MEMPHIS, TN (abc24.com) - Booker T. Washington High School got attention across the country a few years ago after President Barack Obama delivered the school's commencement address. But students, teachers and administrators say there's much more to the school than that.
The school has increased its graduation rate by 30 percent over the past few years. Their major focus is to ensure students have a bright future.
At Booker T. Washington High School, part of their motto is "We lead and others follow." That's certainly true. The school was the first in the Memphis city district to begin teaching students in gender-specific classes. This unique educational approach uses same-gender classes to increase teacher effectiveness.
According to teacher Jocelyn Mosby, "Well for one, boys and girls learn differently and so they
have to be taught according to how they learn."
Over the past few years graduation rates have increased from 55 percent to nearly 84 percent, and those numbers continue to rise.
"We have great students who come from great homes," said Principal Alisha Kiner. "I always believe that parents send us the very best they have and the very best job they’ve been able to do and it’s our job to partner with them and propel students to greater levels."
The school also has a vast vocational program, from home economics classes to cosmetology. For those students, they have the skills to get right into the workforce.
Algebra teacher Steven McKinney uses technology as a method of instruction for his students. Because of that creativity and the educational growth his students have shown, McKinney was recently honored as a Prestige Teacher.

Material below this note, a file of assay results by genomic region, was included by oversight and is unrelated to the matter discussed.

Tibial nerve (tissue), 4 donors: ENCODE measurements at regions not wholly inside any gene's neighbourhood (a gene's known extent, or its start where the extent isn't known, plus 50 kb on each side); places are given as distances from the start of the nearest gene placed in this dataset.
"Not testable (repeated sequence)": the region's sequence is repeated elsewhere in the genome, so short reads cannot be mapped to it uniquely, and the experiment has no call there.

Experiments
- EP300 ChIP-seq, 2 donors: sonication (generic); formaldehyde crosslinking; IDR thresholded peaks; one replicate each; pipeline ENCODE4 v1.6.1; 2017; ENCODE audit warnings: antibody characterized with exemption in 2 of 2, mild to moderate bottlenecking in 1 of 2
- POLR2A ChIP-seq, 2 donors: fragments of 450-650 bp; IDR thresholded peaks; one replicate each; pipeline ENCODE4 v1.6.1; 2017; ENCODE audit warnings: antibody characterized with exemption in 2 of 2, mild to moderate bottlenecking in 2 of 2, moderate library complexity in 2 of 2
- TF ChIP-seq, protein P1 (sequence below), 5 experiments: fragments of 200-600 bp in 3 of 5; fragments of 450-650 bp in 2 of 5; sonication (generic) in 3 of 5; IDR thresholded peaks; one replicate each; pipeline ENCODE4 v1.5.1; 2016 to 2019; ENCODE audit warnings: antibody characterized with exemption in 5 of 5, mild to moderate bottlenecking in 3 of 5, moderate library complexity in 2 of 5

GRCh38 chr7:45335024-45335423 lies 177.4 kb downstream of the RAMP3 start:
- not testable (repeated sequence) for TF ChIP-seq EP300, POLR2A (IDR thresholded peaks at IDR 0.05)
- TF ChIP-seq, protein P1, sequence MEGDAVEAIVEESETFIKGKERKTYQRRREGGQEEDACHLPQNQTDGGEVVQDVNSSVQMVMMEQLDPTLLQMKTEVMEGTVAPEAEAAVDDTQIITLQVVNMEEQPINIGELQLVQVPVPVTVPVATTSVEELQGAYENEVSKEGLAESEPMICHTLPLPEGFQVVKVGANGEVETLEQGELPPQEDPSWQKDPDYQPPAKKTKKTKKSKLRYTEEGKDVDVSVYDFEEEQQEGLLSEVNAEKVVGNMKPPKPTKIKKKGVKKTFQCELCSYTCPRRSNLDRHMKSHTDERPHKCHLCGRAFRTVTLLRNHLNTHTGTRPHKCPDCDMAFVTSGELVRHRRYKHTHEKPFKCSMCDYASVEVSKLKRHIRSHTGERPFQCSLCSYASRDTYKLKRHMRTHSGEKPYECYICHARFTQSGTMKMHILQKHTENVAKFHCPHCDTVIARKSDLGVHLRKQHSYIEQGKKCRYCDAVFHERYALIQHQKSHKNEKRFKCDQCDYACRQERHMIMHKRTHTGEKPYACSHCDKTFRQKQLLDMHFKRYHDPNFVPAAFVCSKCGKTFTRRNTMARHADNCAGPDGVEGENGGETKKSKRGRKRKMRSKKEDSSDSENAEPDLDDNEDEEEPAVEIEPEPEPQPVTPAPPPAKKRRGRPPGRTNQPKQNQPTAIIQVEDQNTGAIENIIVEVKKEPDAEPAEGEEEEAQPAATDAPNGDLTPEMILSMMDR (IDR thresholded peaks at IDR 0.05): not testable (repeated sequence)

"What I’m trying to do is attack all three of their learning styles. I give them something to look at, I give them something to hear, and I given them something to look at. I give them something to do all at the same time and giving them an opportunity to do it at their own pace," he said.
BTW also is a school with a wealth of history. Founded in 1873 as the Clay Street School, it later became Booker T. Washington High School, named in honor of the educator and civil rights leader.
It was also among the first public high schools for African-Americans in Memphis. In fact, the city's first African-American mayor, Willie Herenton, is a BTW grad. Both students and staff agree it’s a special place.
Student Jhalyia Dabs told us, "Actually, I came here kind of late and I’m not from Memphis, and I came here and everyone was all nice to me and came to me with open arms."
Administrators say the school strives to provide each student with an education in a safe, supportive environment that promotes excellence. Student we spoke with say Booker T. Washington is more than a school. For them, it’s like home.
"It’s an environment that’s easy to learn in and you’re able to enjoy yourself while you learn, so instead of a boring class you have a fun class and you learn more and you do really well," said student Quinton Ayers.
From its top notch academic programs to its place in Bluff City history, Booker T. Washington High School is, without a doubt, a cool school.